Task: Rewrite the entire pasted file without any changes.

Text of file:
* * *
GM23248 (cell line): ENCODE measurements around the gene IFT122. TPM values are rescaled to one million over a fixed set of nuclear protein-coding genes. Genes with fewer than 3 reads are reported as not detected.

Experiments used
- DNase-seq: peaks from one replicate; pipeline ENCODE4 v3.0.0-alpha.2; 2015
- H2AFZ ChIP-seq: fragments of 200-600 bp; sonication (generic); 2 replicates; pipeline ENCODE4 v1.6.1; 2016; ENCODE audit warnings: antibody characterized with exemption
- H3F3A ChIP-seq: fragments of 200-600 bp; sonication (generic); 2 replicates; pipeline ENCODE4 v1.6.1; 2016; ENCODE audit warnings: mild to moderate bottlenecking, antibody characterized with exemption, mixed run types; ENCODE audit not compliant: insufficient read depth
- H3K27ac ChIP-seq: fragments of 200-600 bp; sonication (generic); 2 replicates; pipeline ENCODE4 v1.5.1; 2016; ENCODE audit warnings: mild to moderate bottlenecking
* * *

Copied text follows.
GM23248 (cell line): ENCODE measurements around the gene IFT122. TPM values are rescaled to one million over a fixed set of nuclear protein-coding genes. Genes with fewer than 3 reads are reported as not detected.

Experiments used
- DNase-seq: peaks from one replicate; pipeline ENCODE4 v3.0.0-alpha.2; 2015
- H2AFZ ChIP-seq: fragments of 200-600 bp; sonication (generic); 2 replicates; pipeline ENCODE4 v1.6.1; 2016; ENCODE audit warnings: antibody characterized with exemption
- H3F3A ChIP-seq: fragments of 200-600 bp; sonication (generic); 2 replicates; pipeline ENCODE4 v1.6.1; 2016; ENCODE audit warnings: mild to moderate bottlenecking, antibody characterized with exemption, mixed run types; ENCODE audit not compliant: insufficient read depth
- H3K27ac ChIP-seq: fragments of 200-600 bp; sonication (generic); 2 replicates; pipeline ENCODE4 v1.5.1; 2016; ENCODE audit warnings: mild to moderate bottlenecking